REVIEW: PARADOX – “Pangea”
Paradox has always been a favorite of mine in the thrash department, having released one of the better displays of the genre in 1989 with ‘Heresy’, an album that rests close to my heart until today. After a near-perfect run in the 1980’s and a sad hiatus caused by health issues of frontman, lead-guitar player and band founder Charly Steinhauer, the German thrashers (not so German anymore, though, as we have a Slovenian and two Greek dudes in the band now) stormed back in 2000 with the highly acclaimed ‘Collision Course’, which was a breath of fresh air to a moribund genre at the time. Relying on a magnificent mix between thrash, speed and a few pinches of power metal, Paradox is one of the most unique acts in the business, in terms of melodic arrangements and overall atmosphere. It’s also worth noting that the band stayed true to its path and never lost track of things even with a massively high member rotation over the years, stacking up to more than 30 musicians in the process. Hell, even the Holzwarth brothers were part of the lineup for a small period of time. This is especially notable if we take in consideration that not a single album by Steinhauer and company is even slightly mediocre; on the contrary, Paradox has one of the most consistent discographies in the thrash metal industry.
‘Pangea’ follows the highly entertaining ‘Tales of the Weird’ as the 7th full length album by Paradox, continuing the pattern of its predecessor with crunchy bay-area style riffing, catchy and melodic bits and badass attitude. Greek youngsters Kostas Milonas (Sunburst) on drums and especially Gus Drax (Sunburst, Suicidal Angels, Black Fate) on guitars injected a much welcomed dose of technicality and energy into the album, making most of the songs nothing short of spectacular. Opener “Apophis” slowly builds into a fast-paced monster with frantic and aggressive vocal lines and a more melodic, though characteristic, chorus; this is a great example of a classic Paradox tune. “Raptor” has a nice intro and is played in mid-tempo with really crunchy riffs and a great virtuous solo by Drax, proving that Steinhauer hit the jackpot recruiting the Greek, who is quickly turning into a sensation in the metal community. In fact, all the solos featured in the album are spot on and each offer a different atmosphere, giving meaning to every note played, which is rare these days in the thrash genre, sadly.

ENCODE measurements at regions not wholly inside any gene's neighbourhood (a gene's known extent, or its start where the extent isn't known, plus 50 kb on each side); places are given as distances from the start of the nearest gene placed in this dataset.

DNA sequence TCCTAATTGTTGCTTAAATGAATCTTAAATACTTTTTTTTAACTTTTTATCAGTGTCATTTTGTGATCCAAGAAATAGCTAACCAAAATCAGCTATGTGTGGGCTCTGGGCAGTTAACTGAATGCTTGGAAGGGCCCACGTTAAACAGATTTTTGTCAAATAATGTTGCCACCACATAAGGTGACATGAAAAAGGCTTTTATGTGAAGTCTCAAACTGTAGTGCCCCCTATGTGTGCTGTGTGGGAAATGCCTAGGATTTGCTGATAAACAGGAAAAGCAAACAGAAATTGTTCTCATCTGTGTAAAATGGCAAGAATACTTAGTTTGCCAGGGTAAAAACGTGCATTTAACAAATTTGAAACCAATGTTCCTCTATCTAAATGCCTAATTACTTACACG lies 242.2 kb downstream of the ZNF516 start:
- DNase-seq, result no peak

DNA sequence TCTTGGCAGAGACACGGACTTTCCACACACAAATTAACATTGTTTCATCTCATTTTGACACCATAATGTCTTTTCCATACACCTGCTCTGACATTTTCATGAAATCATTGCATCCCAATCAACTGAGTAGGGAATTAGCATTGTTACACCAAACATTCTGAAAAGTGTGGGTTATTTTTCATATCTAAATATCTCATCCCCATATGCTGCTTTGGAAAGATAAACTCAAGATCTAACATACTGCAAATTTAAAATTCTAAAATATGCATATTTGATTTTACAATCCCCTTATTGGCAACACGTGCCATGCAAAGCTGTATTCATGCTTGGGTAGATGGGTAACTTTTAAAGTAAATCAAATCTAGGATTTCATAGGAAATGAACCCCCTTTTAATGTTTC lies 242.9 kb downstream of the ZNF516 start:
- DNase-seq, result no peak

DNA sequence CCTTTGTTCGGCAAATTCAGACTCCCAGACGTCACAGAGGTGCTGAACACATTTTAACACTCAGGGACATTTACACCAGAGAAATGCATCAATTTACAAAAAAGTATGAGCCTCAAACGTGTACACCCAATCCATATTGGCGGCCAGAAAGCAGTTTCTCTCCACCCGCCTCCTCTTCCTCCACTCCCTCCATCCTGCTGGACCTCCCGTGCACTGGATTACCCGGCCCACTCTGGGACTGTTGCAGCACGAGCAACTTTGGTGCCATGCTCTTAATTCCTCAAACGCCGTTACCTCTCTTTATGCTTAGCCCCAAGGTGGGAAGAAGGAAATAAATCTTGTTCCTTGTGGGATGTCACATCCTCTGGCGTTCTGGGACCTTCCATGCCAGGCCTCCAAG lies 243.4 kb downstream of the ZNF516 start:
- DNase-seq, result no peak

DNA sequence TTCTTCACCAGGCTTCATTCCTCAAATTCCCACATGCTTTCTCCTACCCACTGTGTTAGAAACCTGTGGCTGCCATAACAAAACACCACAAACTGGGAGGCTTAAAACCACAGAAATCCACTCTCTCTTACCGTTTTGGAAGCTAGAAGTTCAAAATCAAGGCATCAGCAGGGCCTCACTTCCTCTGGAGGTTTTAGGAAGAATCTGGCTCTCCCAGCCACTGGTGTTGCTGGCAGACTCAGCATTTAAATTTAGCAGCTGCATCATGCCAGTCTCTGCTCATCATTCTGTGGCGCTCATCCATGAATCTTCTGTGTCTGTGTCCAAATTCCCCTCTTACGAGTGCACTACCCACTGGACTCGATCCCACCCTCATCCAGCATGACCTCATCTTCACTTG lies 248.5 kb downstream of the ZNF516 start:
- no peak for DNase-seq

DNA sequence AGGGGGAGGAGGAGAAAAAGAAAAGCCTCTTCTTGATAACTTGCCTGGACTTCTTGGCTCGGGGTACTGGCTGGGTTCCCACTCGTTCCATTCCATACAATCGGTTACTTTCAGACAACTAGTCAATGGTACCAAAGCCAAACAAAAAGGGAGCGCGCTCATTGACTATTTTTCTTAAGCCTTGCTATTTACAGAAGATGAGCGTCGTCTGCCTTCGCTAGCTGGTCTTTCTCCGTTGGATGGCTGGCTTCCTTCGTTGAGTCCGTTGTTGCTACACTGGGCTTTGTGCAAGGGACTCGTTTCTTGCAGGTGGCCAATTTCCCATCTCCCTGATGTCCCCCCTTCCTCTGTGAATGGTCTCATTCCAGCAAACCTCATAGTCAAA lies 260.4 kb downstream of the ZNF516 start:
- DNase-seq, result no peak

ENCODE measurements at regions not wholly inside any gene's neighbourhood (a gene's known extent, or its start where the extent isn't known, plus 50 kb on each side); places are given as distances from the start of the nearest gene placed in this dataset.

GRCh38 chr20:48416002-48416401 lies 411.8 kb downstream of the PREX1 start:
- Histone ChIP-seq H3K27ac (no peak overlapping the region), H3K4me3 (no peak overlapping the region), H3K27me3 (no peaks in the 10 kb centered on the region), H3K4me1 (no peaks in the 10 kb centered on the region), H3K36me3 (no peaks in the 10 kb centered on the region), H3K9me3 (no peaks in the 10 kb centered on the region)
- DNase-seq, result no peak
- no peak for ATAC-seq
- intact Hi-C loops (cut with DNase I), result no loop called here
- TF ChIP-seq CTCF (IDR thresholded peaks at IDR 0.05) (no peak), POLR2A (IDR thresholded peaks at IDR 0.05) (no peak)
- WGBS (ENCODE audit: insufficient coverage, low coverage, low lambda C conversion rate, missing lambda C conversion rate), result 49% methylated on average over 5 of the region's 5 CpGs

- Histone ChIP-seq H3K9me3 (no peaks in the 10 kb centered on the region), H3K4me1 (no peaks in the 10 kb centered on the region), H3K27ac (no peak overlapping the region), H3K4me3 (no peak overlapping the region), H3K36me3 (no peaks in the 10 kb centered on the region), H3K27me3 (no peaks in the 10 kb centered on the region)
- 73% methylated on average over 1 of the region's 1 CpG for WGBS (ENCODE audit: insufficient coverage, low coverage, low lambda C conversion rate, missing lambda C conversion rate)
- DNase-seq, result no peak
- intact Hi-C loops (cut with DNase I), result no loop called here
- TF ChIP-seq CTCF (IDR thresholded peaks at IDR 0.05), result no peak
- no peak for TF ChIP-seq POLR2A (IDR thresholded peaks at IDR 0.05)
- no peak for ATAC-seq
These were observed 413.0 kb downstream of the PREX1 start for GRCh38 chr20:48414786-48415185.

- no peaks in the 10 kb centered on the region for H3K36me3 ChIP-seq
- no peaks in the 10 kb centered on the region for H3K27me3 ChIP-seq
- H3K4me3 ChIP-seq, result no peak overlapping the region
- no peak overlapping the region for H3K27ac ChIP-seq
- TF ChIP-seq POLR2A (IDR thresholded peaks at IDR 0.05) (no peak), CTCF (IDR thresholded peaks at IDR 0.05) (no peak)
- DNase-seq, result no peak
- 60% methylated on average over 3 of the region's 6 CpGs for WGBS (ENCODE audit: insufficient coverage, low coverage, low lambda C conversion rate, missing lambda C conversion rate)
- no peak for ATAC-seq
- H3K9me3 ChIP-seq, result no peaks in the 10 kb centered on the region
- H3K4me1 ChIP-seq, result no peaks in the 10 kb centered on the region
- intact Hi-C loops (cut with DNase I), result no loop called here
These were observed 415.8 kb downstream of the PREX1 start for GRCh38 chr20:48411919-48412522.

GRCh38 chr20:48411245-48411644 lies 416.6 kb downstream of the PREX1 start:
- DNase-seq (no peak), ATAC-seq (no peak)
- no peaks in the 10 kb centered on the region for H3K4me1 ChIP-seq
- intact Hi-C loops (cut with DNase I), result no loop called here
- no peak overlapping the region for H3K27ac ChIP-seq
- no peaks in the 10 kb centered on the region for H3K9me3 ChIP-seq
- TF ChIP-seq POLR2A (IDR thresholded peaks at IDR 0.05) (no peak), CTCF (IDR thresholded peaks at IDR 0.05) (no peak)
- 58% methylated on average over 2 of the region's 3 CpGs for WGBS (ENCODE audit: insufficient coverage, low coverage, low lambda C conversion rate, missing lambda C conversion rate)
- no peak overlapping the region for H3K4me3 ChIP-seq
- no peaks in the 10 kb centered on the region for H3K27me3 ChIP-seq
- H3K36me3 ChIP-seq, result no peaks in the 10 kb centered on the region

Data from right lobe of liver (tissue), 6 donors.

“The Raging Planet” mixes things up a bit with a high pitched vocal line by Steinhauer and a slower, more prolific solo. “Ballot or Bullet” comes next and offers a rather strange approach, despite being constructed as a classic thrash metal tune. Fast drumming and up-tempo passages fill the song, making it aggressive and visceral. “Manhunt” is yet another good example of what makes Paradox so unique: a melodic and almost sad intro paves the way to something bigger and fierce: Double-pedal drumming and heavier riffs, allied to the great production work applied to make the bass really loud elevate the track as one of the best in the album. Standing at 07:32 minutes long, it’s also the lengthiest tune here. “Cheat & Pretend” slows things up a bit and the band adopts heavy and toned-down guitars to deliver more power to the track. In some parts it even reminds me of one of the slower, rhythm-driven Megadeth songs. “Pangea” and “Vale of Tears” are each special in their own way and keep the high quality of the album, and while the former tells the story of the supercontinent that existed during the Paleozoic and Mesozoic eras and is a perfect example of this new era for Paradox – similarly constructed to tunes seen in ‘Riot Squad’ and ‘Electrify’ -, the latter offers different styles and transitions between calmer and more aggressive bits, with a great atmosphere. Despite being another lengthy song at 07:43 minutes, was carefully constructed and never makes the listener bored or tired. My favorite of the bunch, “Alien Godz”, takes things to the next level with brutal riffs and even more aggressive lines, and “El Muerte” ends the album on a high note.
Paradox is a synonym for consistency, and with ‘Pangea’ the band soars even higher than before. The addition of a musical beast in Gus Drax, and the very good Tilen Hudrap (Vicious Rumors, Keller, Thraw) and Kostas Milonas proved to be great choices to complement the crafty and intelligent Charly Steinhauer, and it resulted in a monster of an album. Bloated with riffs, attitude and mastery, this is the cream of the crop in terms of thrash, maybe tied with Vektor’s ‘Terminal Redux’ for top album of 2016 in the genre, but ‘Pangea’ is more raw and pure. Buy this, go to their gigs and watch Paradox unleash their fun, powerful and mind-blowing display of Teutonic thrash metal.